"Culture above Christ" is the way of liberal theology. This view holds that Christianity must constantly change and adapt according to the dictates of the prevailing culture. In the words of the slogan of the National Council of Churches, "the world sets the agenda for the church."
There are thus many kinds of liberal theology. During the Enlightenment, many churches sought a religion based on reason alone. Romanticism brought a new theology based on subjective feelings. In the first half of the century, liberals were saying that "modern man" is so science-oriented that he cannot believe in the supernatural, so modernist theologians "demythologized" the Bible and turned Christianity into a progressive social creed. Today, postmodernists have little problem with the supernatural as such, so the new liberalism consists of accommodation to today's pop culture, intellectual relativism, and moral tolerance.
Liberal theologies do not last for long, because in their craving to make the church culturally relevant, they end up making it irrelevant. When the church is wholly swallowed up by the secular culture, why go to church? If the church has nothing to say other than what the culture is already saying, why not just wallow in the secular culture?
Mr. Niebuhr's other possibilities have more gumption. "Christ above Culture" recognizes God's transcendence and encourages Christians to change their societies according to God's transcendent moral law. The danger of this view comes when Christians make the old mistake, as many of his contemporaries did, of trying to make Jesus a merely political messiah, instead of the way to eternal life. Utopias can never happen in a fallen world, and the church is to keep a spiritual focus.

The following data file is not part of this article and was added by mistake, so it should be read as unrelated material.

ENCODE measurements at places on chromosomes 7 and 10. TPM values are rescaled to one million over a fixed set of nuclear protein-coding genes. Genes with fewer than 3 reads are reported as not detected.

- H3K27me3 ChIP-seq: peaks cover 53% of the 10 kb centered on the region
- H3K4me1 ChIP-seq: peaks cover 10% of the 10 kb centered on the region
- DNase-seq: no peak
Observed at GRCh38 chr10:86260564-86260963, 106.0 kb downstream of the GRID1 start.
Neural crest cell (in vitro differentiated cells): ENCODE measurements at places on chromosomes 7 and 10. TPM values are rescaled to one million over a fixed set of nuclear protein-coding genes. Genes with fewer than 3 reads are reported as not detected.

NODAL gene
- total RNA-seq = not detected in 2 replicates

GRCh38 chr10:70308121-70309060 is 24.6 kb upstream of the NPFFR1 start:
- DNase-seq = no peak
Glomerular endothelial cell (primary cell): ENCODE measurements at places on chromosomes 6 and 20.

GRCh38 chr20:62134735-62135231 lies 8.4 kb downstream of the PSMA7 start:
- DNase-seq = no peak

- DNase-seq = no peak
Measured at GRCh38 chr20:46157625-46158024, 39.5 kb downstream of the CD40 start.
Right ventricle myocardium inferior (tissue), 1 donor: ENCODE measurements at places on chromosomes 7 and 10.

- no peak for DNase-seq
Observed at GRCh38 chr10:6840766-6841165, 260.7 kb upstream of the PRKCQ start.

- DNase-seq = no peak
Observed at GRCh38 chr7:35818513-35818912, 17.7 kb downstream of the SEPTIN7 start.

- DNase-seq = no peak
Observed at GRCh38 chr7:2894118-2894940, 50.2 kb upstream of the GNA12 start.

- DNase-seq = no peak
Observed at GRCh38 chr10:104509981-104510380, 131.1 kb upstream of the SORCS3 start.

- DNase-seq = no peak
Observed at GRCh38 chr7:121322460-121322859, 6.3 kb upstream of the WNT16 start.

"Christ against Culture" means that Christians separate themselves from the sinful world. This view recognizes the stark difference between the church and the non-believers. The danger comes when the church is reduced to a culture of its own, which will inevitably be plagued with the same weaknesses of every other culture. Besides, the Bible teaches that Christians are to be "in" the world, as a force for good, rather than withdrawing from the battle.
Niebuhr calls the final possibility "Christ and Culture in paradox"-Luther called it the Doctrine of Two Kingdoms. God is sovereign over both the church and the culture, but he governs them in two different ways. The church is the company of those called by the gospel for eternal life, ruled by his Word. Just as God rules his natural creation by the laws of nature, he rules human cultures by his power, his providence, and the moral law that he wrote upon the hearts even of Gentiles. God works through human institutions-families, governments, laws, economic structures-even of unbelievers.
Christians are citizens of both realms. As such, their life in the church draws them closer to God; their life in the secular world is an arena for them to live out their vocations in active service to others. Christians, being citizens of both kingdoms, are under the different rules of both. A prisoner converting to Christianity is forgiven and becomes a citizen of God's eternal Kingdom, but must still pay the penalty for his-or her-crimes against the earthly kingdom.
Christians, in this view, are to be engaged in their cultures-actively working to correct the evils of their societies-while, at the same time, being distinct from those cultures. The church is not to be a cultural follower; rather, the church is supposed to save people from their Godless culture, discipling them into the mind of Christ, and equipping them to influence their culture according to God's will. Otherwise, instead of the church evangelizing the world, the world will have evangelized the church.